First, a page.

Very Low-Fat Diets for Weight Loss

Overview

Although there are many weight-loss diets, statistics show that most people who lose weight on a diet regain that weight, and sometimes they gain more. The best ways to stay healthy are eating well and being physically active.

Excess calories from meals, snacks, and drinks can lead to weight gain. Low-fat eating helps you lower the amount of calories you get from fats. Eating less fat is also part of a heart-healthy diet. It can help lower the risk of high cholesterol and heart disease.

You do need some fat in your diet for energy and to help absorb vitamins.

Low-fat programs such as the Life Choice Diet (Ornish) and Pritikin suggest only 10% of your daily calories come from fat. These very low-fat diets do not follow the MyPyramid guidelines for healthy eating.

The Life Choice Diet

Author Dean Ornish, MD, suggests people make lifetime changes that include very low-fat eating habits, exercise, and stress management.

Basic concept

Ornish promotes low-fat vegetarian eating to reverse or prevent heart disease. Exercising and managing stress are equally important in this lifestyle program.

How it works

There are two versions of the Life Choice Diet. The "reversal diet" is for people who have diagnosed heart disease or high cholesterol levels. Because you are trying to reverse damage to your body, you must follow strict guidelines. The "prevention diet" is less structured. You still eat a diet very low in fat, but you have more flexibility in what you can eat.

Guidelines for both versions of Ornish's diet include eating a vegetarian diet high in complex carbohydrates (fruits, vegetables, and whole grains in their natural forms). About 10% of your calories come from fat in the reversal diet. You may have more fat in the prevention diet as long as your weight or your cholesterol levels don't begin to rise. Oils are limited to 3 teaspoons a day. Mostly, you eat foods that have less than 3 grams of fat in a serving, and you stay away from saturated fat and sugar.

On the menu

  • High-fiber grains, legumes (beans and peas)
  • Fruits
  • Vegetables
  • Nonfat dairy products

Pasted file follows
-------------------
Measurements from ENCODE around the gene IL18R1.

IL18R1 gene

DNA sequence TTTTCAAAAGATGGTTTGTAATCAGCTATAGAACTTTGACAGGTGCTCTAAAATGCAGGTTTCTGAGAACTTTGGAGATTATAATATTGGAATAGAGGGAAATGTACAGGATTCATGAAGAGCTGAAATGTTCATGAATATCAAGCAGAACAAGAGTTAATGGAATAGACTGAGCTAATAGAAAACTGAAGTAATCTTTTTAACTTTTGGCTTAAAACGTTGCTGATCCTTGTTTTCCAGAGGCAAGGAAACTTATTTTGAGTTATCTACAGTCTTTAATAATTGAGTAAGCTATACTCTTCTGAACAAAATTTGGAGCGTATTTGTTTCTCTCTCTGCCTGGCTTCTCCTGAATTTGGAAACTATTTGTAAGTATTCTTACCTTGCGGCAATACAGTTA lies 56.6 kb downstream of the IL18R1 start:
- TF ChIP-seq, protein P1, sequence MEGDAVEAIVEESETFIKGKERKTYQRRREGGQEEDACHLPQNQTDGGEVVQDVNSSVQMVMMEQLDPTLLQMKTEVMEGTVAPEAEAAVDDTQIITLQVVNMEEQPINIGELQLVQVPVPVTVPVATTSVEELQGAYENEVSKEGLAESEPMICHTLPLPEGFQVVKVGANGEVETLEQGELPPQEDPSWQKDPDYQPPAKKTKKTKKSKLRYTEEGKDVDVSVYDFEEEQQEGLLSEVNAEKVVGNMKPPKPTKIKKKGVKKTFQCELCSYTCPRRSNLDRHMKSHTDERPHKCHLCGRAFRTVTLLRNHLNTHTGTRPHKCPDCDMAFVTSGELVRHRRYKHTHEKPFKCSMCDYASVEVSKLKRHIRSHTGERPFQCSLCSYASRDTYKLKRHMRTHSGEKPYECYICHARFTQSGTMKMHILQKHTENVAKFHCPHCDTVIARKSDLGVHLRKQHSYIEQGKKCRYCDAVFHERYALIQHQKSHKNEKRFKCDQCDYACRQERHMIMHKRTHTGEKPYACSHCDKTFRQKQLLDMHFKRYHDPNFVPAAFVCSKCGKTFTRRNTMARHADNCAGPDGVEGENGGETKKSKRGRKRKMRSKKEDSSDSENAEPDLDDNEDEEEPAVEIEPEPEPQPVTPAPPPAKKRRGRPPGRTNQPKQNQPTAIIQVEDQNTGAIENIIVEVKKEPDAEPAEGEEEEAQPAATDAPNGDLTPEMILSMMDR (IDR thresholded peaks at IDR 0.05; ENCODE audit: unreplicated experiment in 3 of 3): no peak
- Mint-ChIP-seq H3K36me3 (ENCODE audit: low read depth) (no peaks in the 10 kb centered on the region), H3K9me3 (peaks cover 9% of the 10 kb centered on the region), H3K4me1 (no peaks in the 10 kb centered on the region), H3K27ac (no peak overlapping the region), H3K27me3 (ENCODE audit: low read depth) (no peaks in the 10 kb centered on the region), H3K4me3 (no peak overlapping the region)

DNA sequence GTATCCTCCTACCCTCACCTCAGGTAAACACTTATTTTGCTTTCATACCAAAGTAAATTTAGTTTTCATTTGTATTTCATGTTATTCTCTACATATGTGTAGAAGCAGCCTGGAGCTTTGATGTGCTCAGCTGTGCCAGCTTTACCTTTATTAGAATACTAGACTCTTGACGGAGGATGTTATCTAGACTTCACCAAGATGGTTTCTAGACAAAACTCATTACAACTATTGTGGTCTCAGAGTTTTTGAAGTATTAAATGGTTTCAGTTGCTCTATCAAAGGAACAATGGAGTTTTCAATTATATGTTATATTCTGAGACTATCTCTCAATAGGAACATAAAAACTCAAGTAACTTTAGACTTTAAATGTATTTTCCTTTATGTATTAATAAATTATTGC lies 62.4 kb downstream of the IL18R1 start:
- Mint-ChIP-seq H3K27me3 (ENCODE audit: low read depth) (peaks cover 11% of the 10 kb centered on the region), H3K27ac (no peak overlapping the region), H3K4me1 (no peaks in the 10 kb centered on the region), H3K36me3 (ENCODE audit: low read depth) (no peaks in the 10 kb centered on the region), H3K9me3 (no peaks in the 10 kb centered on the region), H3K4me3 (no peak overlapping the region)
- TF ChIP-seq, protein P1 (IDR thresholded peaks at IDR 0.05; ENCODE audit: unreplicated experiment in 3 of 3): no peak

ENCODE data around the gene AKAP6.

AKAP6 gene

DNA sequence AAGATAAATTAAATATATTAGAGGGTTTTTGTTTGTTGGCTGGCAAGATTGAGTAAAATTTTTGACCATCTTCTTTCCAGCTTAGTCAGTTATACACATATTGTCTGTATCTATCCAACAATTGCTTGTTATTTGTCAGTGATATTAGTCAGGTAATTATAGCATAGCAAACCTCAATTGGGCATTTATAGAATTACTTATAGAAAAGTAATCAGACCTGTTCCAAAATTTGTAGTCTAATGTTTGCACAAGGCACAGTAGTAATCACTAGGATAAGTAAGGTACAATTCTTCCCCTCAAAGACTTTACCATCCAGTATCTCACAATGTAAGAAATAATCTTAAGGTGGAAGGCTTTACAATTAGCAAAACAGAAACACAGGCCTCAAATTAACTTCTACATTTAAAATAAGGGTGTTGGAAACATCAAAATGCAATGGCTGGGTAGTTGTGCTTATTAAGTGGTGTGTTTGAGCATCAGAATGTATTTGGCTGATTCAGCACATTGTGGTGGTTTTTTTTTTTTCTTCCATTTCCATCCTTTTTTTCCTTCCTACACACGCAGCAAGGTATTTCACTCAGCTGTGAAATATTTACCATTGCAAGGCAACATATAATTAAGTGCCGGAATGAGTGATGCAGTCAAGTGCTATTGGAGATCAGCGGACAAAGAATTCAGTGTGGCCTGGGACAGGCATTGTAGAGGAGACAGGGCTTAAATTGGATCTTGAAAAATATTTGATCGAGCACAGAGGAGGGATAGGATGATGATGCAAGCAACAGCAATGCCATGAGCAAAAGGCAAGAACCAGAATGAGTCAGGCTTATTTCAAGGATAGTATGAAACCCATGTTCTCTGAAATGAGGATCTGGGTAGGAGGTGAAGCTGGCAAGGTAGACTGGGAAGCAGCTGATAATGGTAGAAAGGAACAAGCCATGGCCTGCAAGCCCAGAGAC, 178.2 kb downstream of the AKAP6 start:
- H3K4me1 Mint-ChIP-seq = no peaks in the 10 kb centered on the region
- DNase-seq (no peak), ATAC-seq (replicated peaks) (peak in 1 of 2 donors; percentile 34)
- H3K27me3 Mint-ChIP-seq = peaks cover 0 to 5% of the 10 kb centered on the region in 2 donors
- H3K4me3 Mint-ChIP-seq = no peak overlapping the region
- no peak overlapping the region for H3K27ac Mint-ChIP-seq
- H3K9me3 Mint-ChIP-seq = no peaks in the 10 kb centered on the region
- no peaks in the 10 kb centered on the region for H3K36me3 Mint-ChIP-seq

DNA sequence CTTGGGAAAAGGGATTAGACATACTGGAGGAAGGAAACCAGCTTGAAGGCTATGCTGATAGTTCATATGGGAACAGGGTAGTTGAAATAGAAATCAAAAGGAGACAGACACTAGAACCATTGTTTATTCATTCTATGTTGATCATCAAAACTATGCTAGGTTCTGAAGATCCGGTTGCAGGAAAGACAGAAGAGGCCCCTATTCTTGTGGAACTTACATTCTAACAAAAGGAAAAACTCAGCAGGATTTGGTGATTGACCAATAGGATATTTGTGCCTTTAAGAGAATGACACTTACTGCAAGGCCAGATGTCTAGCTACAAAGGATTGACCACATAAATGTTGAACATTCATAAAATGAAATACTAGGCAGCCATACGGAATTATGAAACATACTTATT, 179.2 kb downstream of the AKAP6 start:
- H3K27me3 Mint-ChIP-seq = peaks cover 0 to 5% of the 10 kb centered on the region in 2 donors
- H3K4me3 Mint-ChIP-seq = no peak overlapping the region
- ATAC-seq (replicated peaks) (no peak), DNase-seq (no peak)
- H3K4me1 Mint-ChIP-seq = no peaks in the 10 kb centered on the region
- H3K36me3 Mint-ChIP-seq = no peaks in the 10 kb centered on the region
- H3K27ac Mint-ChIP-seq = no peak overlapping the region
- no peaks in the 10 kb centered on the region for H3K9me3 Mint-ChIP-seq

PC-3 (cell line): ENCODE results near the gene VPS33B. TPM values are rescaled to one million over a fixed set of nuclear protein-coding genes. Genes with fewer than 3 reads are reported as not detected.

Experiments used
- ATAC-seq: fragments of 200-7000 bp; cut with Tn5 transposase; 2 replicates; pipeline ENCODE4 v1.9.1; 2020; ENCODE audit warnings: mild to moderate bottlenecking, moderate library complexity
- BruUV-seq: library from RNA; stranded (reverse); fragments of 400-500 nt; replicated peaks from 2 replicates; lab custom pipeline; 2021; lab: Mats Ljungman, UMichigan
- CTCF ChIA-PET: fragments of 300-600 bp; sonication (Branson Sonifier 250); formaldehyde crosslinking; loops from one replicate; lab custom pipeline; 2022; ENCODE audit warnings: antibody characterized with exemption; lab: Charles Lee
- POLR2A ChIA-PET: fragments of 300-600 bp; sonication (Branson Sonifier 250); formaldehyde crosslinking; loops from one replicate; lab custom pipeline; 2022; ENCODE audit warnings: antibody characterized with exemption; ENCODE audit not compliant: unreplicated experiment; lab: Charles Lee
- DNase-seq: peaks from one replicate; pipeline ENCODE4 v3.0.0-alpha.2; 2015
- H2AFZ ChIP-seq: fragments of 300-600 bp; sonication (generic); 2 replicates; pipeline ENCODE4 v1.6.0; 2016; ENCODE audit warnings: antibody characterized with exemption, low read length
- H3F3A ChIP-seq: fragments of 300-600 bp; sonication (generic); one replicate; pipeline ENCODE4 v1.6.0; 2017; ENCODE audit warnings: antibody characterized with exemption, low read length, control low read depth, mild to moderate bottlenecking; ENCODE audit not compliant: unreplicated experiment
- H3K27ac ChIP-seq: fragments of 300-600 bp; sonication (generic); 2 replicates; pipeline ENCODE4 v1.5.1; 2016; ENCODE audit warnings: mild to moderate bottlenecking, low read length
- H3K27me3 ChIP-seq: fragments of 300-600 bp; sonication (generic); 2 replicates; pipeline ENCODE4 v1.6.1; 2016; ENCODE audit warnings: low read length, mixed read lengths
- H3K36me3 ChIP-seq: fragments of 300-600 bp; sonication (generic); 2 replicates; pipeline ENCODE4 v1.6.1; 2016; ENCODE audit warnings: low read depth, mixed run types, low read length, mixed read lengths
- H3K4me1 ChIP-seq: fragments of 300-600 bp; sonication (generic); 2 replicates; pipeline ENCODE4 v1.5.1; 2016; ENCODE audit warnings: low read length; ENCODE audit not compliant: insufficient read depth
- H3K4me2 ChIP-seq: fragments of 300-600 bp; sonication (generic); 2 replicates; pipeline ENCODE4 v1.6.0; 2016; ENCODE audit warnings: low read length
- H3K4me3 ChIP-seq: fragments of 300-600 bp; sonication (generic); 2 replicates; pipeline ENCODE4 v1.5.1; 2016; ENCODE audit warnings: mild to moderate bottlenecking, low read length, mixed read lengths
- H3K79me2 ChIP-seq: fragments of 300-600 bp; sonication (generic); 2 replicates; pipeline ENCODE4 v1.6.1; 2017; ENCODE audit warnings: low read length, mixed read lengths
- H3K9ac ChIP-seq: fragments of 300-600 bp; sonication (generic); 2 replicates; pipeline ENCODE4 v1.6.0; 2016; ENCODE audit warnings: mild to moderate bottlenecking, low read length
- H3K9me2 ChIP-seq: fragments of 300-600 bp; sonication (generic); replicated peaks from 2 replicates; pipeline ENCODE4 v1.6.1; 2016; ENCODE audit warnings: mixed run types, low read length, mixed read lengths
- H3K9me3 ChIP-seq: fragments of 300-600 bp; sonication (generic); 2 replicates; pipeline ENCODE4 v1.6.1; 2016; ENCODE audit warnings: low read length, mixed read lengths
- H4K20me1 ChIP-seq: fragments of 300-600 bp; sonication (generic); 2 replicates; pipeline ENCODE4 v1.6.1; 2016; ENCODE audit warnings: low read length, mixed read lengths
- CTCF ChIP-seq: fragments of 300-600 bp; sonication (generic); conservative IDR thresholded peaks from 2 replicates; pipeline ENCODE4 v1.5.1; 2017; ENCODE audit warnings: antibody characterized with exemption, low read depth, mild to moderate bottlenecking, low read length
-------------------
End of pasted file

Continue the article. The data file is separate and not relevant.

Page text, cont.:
• Egg whites
  • Small amounts of alcohol

Off the menu

  • Meat and all animal products
  • Caffeine
  • Nuts, seeds, olives
  • Chocolate, coconut
  • Avocado
  • Oils, except for small amounts of canola oil for cooking

Pritikin

Nathan Pritikin, PhD, developed the Pritikin diet in the 1970s. It’s similar to the Ornish program, with no more than 10% of calories coming from fat. Pritikin does allow some lean meat and seafood that is rich in omega-3 fatty acids.

Basic concept

Pritikin encourages eating natural, nutrient-rich, high-fiber foods. Daily exercise is part of the program.

How it works

The theory is that when you limit fat to 10% of your daily calories, there’s no need to count calories. Eat often to keep from feeling hungry—six or seven meals a day. You can eat as much as you want of whole grains, vegetables, and fruit. Exercise every day: for example, take a 45-minute walk.

On the menu

  • Whole grains
  • Unprocessed vegetables
  • Unprocessed fruits
  • Nonfat dairy products
  • Egg whites
  • Lean meats
  • Omega-3 fatty acids (fat like that found in fish) in very small amounts

Off the menu

  • White pasta
  • White bread
  • Egg yolks
  • Caffeine
  • Processed foods
  • Most fats

For more information, see the topic Weight Management.

Credits

Author Debby Golonka, MPH
Editor Susan Van Houten, RN, BSN, MBA
Associate Editor Pat Truman, MATC
Primary Medical Reviewer Ruth Schneider, MPH, RD - Diet and Nutrition
Specialist Medical Reviewer Rhonda O'Brien, MS, RD, CDE - Diabetes Educator
Last Updated February 6, 2009

related physicians

related services

Bon Secours International| Sisters of Bon Secours USA| Bon Secours Health System

This information does not replace the advice of a doctor. Healthwise disclaims any warranty or liability for your use of this information. Your use of this information means that you agree to the Terms of Use. Privacy Policy. How this information was developed to help you make better health decisions.

© 1995-2010 Healthwise, Incorporated. Healthwise, Healthwise for every health decision, and the Healthwise logo are trademarks of Healthwise, Incorporated.